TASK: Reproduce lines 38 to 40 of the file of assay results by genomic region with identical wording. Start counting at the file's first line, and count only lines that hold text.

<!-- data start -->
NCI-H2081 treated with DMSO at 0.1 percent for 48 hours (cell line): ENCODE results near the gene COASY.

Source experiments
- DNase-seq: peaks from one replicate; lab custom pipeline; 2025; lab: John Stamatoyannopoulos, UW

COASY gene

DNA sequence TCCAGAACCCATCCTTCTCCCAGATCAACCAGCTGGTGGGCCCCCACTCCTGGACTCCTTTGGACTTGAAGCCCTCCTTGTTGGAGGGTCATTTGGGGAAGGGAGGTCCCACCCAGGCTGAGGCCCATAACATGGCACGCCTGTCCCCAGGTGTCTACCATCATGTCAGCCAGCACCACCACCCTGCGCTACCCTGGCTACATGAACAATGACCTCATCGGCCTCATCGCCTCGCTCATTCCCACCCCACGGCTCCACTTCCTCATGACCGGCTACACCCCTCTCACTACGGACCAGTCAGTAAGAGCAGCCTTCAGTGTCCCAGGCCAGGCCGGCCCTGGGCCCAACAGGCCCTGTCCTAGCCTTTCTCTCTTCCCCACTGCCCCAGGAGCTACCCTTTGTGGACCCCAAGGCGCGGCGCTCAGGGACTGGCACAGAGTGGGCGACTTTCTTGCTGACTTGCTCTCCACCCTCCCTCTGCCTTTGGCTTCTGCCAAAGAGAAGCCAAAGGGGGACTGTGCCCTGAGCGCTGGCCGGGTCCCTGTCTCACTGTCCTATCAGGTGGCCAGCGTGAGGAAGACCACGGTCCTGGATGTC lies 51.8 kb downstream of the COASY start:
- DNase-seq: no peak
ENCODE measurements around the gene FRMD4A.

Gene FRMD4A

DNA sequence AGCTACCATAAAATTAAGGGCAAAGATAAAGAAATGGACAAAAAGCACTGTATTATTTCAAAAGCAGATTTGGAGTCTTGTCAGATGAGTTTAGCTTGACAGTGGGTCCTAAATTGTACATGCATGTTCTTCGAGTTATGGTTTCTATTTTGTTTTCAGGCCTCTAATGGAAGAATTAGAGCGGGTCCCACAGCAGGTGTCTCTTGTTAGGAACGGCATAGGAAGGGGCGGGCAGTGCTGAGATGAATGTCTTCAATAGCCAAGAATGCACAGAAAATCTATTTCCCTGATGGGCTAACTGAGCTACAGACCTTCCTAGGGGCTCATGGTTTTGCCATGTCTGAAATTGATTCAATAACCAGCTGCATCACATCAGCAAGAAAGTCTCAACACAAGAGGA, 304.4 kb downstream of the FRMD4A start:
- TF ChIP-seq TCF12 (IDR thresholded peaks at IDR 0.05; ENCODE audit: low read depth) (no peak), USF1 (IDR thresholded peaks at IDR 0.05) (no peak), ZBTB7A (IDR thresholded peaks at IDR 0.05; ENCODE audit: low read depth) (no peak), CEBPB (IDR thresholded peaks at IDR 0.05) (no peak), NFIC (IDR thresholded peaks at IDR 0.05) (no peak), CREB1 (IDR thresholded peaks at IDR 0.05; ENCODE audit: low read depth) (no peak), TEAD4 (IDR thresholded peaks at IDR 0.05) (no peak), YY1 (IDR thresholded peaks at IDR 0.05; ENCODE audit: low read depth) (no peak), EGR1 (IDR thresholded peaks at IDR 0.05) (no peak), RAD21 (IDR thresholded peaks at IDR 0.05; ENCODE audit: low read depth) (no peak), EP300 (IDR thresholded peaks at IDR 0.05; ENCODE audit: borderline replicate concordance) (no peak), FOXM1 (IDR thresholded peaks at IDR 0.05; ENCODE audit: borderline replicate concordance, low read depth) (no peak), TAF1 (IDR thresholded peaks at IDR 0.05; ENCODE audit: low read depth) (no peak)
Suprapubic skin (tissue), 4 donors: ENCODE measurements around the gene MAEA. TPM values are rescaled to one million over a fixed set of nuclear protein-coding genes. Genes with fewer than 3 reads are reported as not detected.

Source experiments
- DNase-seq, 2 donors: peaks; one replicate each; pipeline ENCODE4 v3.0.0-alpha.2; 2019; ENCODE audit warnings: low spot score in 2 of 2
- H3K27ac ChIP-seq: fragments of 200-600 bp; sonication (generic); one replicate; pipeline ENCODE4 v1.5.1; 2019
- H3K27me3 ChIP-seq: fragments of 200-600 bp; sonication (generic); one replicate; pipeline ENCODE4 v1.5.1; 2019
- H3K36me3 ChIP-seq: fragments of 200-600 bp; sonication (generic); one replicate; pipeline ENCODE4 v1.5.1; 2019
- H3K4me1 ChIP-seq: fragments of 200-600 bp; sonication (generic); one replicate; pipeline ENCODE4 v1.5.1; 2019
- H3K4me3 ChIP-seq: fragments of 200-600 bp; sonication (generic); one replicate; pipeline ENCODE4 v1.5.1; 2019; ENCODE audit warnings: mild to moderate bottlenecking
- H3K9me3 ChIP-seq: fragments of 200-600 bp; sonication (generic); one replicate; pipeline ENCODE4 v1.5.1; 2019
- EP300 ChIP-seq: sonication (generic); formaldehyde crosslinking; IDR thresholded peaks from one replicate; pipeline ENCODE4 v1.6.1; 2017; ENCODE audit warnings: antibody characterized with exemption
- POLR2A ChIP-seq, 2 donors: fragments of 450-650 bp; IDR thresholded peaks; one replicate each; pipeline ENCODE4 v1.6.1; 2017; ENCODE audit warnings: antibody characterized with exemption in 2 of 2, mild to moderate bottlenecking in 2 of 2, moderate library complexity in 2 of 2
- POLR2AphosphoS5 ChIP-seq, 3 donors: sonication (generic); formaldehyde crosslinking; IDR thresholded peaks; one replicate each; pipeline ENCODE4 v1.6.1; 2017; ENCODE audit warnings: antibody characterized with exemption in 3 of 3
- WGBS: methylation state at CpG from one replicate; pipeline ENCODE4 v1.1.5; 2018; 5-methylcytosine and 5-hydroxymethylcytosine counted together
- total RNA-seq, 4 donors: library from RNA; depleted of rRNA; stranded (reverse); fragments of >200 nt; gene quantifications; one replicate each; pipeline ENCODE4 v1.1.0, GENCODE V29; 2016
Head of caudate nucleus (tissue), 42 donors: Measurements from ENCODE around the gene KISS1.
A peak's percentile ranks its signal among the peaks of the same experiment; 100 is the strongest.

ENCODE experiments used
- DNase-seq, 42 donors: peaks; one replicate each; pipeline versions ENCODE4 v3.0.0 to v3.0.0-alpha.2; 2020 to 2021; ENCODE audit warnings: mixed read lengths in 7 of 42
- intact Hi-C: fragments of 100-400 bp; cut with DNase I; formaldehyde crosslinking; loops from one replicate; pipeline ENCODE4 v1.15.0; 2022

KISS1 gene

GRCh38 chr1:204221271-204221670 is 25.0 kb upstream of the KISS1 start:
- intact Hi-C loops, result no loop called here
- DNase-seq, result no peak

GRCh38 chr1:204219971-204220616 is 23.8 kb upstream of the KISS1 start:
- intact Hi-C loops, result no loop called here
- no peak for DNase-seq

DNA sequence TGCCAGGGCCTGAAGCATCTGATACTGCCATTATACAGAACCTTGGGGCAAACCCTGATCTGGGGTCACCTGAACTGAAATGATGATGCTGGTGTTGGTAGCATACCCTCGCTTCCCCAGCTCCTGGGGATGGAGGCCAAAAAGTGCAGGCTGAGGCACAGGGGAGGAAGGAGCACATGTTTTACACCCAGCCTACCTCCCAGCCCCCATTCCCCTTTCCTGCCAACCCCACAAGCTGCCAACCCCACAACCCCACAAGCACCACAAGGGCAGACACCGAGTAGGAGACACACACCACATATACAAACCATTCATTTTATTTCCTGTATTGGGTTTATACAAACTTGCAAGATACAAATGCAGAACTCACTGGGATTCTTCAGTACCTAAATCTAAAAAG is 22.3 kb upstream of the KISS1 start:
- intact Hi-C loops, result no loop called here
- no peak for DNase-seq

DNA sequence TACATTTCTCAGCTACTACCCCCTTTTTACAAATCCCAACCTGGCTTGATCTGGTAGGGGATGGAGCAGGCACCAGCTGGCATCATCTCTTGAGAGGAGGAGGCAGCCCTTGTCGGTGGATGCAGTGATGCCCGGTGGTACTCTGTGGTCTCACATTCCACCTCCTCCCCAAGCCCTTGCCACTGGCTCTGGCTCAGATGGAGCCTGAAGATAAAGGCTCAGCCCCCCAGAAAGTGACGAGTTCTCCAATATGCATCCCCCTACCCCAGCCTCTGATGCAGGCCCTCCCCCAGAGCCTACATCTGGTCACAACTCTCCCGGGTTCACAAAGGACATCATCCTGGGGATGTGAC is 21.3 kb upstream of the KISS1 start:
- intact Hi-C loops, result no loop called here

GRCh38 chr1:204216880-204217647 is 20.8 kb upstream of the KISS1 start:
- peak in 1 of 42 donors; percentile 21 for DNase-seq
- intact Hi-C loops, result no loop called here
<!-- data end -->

- intact Hi-C loops, result no loop called here
- no peak for DNase-seq

DNA sequence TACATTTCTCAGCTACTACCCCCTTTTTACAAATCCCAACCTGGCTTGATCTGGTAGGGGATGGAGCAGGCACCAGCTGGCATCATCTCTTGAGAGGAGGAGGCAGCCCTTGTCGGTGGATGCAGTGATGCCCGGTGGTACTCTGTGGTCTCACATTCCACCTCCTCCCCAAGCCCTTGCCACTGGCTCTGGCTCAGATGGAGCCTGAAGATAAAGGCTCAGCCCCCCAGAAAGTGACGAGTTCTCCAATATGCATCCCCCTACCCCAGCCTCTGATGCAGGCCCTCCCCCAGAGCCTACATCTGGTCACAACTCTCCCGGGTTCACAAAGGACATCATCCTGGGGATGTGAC is 21.3 kb upstream of the KISS1 start: